The legislature’s Constitutional Amendment Committee yesterday reviewed draft proposals calling for a voting age of 18. Outside the Legislative Yuan complex in Taipei, social groups accused the Chinese Nationalist Party (KMT) of hijacking the voting age amendment draft by tying it to such draft proposals as absentee voting and the legislature’s power to approve the premiership.
The committee’s second review yesterday fiercely debated proposals to lower the voting age.
Whether the voting age should be lowered to 18 was not the stumbling block, but the procedure for reviewing amendment proposals and whether the committee should first achieve resolutions over the issue blocked progress.
Photo: Chen Chih-chu, Taipei Times
Democratic Progressive Party (DPP) lawmakers said the nature of the disputes showed that the KMT was not inclined toward lowering the voting age.
Meanwhile, high-school students and representatives from groups such as the Taiwan Alliance for Youth Rights, Taiwan Congress Watch and Taiwan Association for Human Rights gathered outside, accusing the KMT of taking voting age reform hostage and calling on DPP Chairperson Tsai Ing-wen (蔡英文) and KMT Chairman Eric Chu (朱立倫) to “rescue the hostage.”
KMT caucus whip Lai Shyh-bao (賴士葆) insisted on May 9 that at the first stage of constitutional amendments, lowering the voting age, absentee voting and the legislature’s power to approve the premiership should be passed together.
“Take it or leave it,” Lai said to DPP opposition to the package.
The groups called Lai’s remarks “tantamount to an intimidation” and “in opposition to the essence of deliberation in democratic politics.”
While Lai was not present at the meeting yesterday, KMT lawmakers remained unwavering over their position that both a lowered voting age and absentee voting should be considered for “the expansion of citizens’ rights to political participation.”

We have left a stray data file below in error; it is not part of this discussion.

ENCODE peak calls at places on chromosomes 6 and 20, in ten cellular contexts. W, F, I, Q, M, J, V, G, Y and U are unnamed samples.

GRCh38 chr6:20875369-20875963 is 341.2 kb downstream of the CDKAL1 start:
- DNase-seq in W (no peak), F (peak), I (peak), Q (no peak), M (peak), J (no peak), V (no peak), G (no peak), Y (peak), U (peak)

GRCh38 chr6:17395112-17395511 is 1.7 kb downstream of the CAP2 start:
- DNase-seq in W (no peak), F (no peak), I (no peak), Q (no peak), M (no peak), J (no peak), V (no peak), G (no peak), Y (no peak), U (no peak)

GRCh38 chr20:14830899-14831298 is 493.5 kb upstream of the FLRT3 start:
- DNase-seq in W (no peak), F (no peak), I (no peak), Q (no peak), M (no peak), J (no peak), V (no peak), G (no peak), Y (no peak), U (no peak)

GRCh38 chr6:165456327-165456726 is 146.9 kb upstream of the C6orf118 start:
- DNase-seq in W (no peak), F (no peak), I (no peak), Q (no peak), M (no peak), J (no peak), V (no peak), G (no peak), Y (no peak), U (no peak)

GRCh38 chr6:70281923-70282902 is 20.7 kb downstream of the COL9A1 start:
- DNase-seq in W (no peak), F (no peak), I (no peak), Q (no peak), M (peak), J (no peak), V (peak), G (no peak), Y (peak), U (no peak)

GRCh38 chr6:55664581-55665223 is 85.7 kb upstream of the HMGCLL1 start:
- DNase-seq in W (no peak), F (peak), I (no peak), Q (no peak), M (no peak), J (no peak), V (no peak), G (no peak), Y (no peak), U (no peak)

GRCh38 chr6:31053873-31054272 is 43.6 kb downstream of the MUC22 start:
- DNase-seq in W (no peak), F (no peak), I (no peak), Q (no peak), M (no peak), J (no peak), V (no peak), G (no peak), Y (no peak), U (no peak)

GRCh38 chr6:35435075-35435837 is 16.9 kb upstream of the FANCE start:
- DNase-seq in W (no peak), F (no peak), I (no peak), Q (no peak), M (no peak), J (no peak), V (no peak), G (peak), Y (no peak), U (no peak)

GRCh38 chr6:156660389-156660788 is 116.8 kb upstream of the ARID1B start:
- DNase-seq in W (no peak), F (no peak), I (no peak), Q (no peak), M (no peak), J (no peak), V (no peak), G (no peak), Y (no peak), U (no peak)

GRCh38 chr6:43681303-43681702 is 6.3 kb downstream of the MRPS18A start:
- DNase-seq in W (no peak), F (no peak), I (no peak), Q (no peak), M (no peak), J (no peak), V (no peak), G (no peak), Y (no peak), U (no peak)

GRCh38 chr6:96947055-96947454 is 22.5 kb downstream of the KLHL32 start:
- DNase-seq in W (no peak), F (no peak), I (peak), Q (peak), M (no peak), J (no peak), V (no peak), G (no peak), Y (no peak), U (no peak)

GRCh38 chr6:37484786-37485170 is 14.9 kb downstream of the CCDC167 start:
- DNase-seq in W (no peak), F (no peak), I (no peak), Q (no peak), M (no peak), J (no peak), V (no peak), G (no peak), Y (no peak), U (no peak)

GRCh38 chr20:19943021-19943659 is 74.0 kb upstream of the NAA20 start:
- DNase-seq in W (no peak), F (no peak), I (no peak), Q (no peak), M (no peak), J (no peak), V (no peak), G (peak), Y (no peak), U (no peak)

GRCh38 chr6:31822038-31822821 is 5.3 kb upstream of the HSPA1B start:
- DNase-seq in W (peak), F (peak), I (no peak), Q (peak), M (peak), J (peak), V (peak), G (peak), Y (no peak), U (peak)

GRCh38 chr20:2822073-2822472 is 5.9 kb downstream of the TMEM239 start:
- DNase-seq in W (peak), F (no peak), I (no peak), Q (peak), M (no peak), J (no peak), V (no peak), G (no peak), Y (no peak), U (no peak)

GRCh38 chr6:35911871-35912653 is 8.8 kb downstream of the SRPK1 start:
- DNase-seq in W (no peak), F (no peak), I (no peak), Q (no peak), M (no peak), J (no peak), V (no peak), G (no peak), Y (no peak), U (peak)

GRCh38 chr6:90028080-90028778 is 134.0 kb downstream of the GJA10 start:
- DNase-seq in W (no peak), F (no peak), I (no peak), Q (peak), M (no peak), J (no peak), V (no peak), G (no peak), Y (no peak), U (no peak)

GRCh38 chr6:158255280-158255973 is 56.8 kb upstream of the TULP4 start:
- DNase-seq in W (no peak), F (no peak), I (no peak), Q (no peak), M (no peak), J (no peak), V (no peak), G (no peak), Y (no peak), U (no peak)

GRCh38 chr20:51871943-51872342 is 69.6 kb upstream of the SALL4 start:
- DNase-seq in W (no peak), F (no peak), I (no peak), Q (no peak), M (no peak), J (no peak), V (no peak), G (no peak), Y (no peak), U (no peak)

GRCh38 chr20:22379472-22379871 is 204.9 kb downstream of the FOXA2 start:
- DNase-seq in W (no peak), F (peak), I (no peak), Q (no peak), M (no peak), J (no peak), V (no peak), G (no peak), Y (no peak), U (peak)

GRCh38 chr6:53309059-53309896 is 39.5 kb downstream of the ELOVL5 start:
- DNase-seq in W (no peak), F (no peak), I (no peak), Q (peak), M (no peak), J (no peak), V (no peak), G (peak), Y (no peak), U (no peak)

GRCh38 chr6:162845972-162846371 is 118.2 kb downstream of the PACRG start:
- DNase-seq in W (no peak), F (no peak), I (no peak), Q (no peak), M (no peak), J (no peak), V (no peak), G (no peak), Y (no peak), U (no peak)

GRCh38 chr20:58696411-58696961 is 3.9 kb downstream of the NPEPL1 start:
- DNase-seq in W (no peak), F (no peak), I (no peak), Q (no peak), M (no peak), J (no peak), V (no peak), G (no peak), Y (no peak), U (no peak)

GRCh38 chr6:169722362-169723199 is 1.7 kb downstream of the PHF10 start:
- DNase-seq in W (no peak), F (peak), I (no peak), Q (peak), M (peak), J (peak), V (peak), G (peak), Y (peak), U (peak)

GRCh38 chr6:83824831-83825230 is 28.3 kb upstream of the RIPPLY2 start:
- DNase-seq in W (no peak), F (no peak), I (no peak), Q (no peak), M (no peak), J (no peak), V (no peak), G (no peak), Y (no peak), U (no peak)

The KMT voting age proposal was placed in a new article that includes absentee voting.
The DPP legislators said absentee voting represents “a method of voting” and should be regulated on a legal, rather than constitutional, level.
“We are not ‘hijacking’ the lowering of the voting age. There should be consistency in the attempt to secure citizens’ rights to political participation. Young people’s voting rights should be guaranteed, but so should the voting rights of the 1 million citizens who are not able to return home to vote,” KMT Legislator Lu Hsueh-chang (呂學樟) said. “And we are not making any changes to the rule that requires overseas citizens to return to Taiwan to vote.”
The KMT draft states that absentee voting details should be further legislated; another KMT absentee voting proposal includes all overseas citizens, except those in China.
Recent polls show that voters support the legislature’s power to approve the premiership, absentee voting and a lower electoral threshold for parties to enter the legislature more than they support a lower voting age, KMT Legislator Chiang Hui-chen (江惠貞) said.
“The amendment bills would — if passed by the legislature — be put to a referendum. It still remains a question of whether the referendum would be conducted in a way that requires voters to vote for or against the amendments en masse, so it is not appropriate for the DPP to accuse the KMT of ‘hijacking.’”
Meeting chairperson Lu intended to have all the related bills handed over to the general assembly as “bills reserved and awaiting further cross-party negotiation.”
DPP legislators disagreed with the attempt, urging the committee to present to the general assembly a resolution that indicates that the committee has reached consensus on the lowering of the voting age.
The committee had not come to a conclusion on the review at press time last night.
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